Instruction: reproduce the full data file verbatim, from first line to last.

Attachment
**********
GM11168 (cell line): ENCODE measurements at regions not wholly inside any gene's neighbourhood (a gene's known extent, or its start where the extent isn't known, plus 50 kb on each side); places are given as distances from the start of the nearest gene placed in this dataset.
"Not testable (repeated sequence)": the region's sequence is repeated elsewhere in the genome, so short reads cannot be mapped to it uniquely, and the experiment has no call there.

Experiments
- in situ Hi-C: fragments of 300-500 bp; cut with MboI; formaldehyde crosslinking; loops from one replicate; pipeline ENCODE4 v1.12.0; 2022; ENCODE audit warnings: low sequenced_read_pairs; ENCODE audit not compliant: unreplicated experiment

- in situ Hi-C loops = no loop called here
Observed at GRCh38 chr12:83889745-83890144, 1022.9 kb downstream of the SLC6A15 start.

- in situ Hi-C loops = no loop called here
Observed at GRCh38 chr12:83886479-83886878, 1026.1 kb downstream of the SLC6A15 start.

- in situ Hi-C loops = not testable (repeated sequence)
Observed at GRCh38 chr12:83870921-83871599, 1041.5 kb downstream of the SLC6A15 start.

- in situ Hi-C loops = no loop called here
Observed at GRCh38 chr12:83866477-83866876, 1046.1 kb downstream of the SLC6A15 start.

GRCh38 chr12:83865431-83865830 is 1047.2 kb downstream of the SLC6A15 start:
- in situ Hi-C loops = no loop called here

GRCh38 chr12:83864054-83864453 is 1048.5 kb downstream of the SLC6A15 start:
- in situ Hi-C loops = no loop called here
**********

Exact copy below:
GM11168 (cell line): ENCODE measurements at regions not wholly inside any gene's neighbourhood (a gene's known extent, or its start where the extent isn't known, plus 50 kb on each side); places are given as distances from the start of the nearest gene placed in this dataset.
"Not testable (repeated sequence)": the region's sequence is repeated elsewhere in the genome, so short reads cannot be mapped to it uniquely, and the experiment has no call there.

Experiments
- in situ Hi-C: fragments of 300-500 bp; cut with MboI; formaldehyde crosslinking; loops from one replicate; pipeline ENCODE4 v1.12.0; 2022; ENCODE audit warnings: low sequenced_read_pairs; ENCODE audit not compliant: unreplicated experiment

- in situ Hi-C loops = no loop called here
Observed at GRCh38 chr12:83889745-83890144, 1022.9 kb downstream of the SLC6A15 start.

- in situ Hi-C loops = no loop called here
Observed at GRCh38 chr12:83886479-83886878, 1026.1 kb downstream of the SLC6A15 start.

- in situ Hi-C loops = not testable (repeated sequence)
Observed at GRCh38 chr12:83870921-83871599, 1041.5 kb downstream of the SLC6A15 start.

- in situ Hi-C loops = no loop called here
Observed at GRCh38 chr12:83866477-83866876, 1046.1 kb downstream of the SLC6A15 start.

GRCh38 chr12:83865431-83865830 is 1047.2 kb downstream of the SLC6A15 start:
- in situ Hi-C loops = no loop called here

GRCh38 chr12:83864054-83864453 is 1048.5 kb downstream of the SLC6A15 start:
- in situ Hi-C loops = no loop called here